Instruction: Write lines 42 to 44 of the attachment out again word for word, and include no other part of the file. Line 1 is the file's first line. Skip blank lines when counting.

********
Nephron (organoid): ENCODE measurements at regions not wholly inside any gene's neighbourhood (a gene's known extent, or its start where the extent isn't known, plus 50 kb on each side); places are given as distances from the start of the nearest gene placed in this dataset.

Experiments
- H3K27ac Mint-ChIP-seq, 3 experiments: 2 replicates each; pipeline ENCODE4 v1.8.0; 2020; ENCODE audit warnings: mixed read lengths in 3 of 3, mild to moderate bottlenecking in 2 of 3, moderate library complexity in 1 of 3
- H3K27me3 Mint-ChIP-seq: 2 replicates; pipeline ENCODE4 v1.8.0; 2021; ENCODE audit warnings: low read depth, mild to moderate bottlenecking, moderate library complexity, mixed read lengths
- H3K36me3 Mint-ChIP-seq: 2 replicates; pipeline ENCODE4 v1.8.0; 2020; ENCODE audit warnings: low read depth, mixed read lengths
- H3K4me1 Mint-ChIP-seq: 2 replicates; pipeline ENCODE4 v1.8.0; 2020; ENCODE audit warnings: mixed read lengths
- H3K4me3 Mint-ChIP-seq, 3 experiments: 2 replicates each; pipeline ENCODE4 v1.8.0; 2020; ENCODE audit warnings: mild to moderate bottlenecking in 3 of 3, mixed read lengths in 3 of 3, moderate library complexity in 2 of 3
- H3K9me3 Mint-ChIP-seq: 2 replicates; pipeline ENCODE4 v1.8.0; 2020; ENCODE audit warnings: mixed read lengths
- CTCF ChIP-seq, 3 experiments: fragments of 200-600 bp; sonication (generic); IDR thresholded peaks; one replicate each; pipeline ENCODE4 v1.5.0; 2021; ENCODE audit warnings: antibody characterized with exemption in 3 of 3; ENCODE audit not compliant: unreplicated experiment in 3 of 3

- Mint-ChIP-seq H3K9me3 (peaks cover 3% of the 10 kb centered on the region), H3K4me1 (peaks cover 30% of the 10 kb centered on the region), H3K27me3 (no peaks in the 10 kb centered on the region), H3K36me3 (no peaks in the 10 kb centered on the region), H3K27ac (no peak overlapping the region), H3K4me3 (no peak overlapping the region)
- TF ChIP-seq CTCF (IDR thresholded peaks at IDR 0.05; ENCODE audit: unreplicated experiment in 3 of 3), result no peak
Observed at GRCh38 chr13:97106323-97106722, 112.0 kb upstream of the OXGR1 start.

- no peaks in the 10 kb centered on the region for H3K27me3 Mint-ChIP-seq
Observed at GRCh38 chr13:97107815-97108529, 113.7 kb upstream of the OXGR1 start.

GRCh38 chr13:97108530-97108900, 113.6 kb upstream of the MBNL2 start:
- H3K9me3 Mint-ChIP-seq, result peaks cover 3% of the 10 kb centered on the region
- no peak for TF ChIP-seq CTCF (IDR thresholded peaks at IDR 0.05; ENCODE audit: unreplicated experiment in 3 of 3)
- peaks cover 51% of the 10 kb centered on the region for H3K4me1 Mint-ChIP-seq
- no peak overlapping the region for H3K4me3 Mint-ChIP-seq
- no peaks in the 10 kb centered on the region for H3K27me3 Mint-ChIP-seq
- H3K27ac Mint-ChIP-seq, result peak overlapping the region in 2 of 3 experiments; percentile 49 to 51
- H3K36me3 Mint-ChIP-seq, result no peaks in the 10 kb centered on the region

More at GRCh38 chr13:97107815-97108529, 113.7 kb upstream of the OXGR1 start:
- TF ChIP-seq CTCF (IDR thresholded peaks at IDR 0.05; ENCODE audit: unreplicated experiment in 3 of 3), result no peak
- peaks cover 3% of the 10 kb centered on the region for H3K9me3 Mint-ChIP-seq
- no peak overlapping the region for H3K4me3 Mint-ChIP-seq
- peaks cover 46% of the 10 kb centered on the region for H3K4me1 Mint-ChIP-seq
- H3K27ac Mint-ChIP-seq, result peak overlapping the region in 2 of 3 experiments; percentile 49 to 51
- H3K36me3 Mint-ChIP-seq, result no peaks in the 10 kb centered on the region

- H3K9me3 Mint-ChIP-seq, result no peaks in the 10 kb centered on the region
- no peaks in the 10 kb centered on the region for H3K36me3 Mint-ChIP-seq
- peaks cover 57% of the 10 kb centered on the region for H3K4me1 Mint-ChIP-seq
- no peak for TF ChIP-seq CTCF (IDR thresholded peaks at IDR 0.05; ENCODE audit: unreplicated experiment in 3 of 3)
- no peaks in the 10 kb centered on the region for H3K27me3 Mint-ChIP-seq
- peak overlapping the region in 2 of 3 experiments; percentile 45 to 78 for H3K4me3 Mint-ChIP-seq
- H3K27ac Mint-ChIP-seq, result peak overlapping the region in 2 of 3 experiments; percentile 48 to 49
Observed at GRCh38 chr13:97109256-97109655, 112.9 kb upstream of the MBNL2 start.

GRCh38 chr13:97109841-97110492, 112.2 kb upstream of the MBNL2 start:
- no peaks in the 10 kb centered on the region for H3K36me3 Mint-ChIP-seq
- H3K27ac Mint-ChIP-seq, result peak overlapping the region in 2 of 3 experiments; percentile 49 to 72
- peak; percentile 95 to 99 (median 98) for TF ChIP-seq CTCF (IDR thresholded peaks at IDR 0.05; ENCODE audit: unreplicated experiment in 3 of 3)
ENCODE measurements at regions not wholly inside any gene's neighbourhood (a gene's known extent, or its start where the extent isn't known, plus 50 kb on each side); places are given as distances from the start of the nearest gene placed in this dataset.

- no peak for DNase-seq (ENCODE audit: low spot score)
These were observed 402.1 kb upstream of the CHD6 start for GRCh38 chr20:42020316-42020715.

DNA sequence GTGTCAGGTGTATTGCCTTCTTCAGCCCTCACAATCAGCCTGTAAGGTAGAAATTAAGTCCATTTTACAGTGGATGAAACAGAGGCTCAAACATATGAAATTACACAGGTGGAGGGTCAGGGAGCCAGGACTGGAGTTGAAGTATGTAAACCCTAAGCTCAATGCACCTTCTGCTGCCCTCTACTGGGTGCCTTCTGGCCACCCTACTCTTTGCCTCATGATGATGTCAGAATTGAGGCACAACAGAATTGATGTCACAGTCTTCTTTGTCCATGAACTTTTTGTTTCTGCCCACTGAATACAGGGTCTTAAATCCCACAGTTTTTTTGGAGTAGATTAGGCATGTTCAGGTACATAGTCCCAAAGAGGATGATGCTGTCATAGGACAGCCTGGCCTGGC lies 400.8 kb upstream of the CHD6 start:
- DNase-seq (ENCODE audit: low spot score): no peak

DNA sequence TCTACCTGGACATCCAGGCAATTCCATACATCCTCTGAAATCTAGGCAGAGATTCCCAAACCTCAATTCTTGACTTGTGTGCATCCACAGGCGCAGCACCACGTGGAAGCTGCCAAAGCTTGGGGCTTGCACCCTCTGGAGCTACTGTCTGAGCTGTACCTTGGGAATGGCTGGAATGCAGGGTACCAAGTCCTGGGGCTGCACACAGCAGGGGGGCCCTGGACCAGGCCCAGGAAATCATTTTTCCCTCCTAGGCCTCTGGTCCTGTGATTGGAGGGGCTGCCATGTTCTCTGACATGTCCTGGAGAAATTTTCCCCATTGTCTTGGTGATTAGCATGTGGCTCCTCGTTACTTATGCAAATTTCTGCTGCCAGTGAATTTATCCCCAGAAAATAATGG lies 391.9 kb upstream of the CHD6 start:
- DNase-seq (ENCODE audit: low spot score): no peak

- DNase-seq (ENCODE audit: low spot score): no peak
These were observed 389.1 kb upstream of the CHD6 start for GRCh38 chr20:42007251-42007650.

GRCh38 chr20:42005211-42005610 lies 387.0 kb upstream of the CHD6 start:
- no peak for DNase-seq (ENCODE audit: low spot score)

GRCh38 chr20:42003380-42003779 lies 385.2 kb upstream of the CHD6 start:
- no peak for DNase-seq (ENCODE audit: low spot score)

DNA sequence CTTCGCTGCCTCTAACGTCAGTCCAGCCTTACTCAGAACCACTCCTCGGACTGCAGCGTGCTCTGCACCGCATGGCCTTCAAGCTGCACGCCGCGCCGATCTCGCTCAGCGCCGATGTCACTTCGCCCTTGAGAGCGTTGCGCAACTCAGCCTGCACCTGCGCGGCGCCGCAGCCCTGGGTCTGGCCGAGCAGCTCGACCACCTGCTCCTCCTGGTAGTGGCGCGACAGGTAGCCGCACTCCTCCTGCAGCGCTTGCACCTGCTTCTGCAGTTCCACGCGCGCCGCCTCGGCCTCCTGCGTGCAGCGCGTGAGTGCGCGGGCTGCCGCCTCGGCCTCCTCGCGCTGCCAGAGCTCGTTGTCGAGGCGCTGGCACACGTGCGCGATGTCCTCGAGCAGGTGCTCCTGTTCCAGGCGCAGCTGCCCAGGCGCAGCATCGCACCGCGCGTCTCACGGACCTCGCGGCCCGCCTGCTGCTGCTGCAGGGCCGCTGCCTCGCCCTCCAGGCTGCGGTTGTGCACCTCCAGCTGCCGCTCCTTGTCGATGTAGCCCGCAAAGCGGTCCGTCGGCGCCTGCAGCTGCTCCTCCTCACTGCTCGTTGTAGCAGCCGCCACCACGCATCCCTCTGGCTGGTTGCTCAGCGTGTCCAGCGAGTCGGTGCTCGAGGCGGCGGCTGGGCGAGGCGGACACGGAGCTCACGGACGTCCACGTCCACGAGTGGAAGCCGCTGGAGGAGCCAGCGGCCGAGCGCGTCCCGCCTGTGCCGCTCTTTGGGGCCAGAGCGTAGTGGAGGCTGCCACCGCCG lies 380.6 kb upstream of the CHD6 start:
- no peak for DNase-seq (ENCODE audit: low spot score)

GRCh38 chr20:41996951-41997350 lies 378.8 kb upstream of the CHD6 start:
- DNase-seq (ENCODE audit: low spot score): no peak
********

ENCODE measurements at regions not wholly inside any gene's neighbourhood (a gene's known extent, or its start where the extent isn't known, plus 50 kb on each side); places are given as distances from the start of the nearest gene placed in this dataset.

- no peak for DNase-seq (ENCODE audit: low spot score)
These were observed 402.1 kb upstream of the CHD6 start for GRCh38 chr20:42020316-42020715.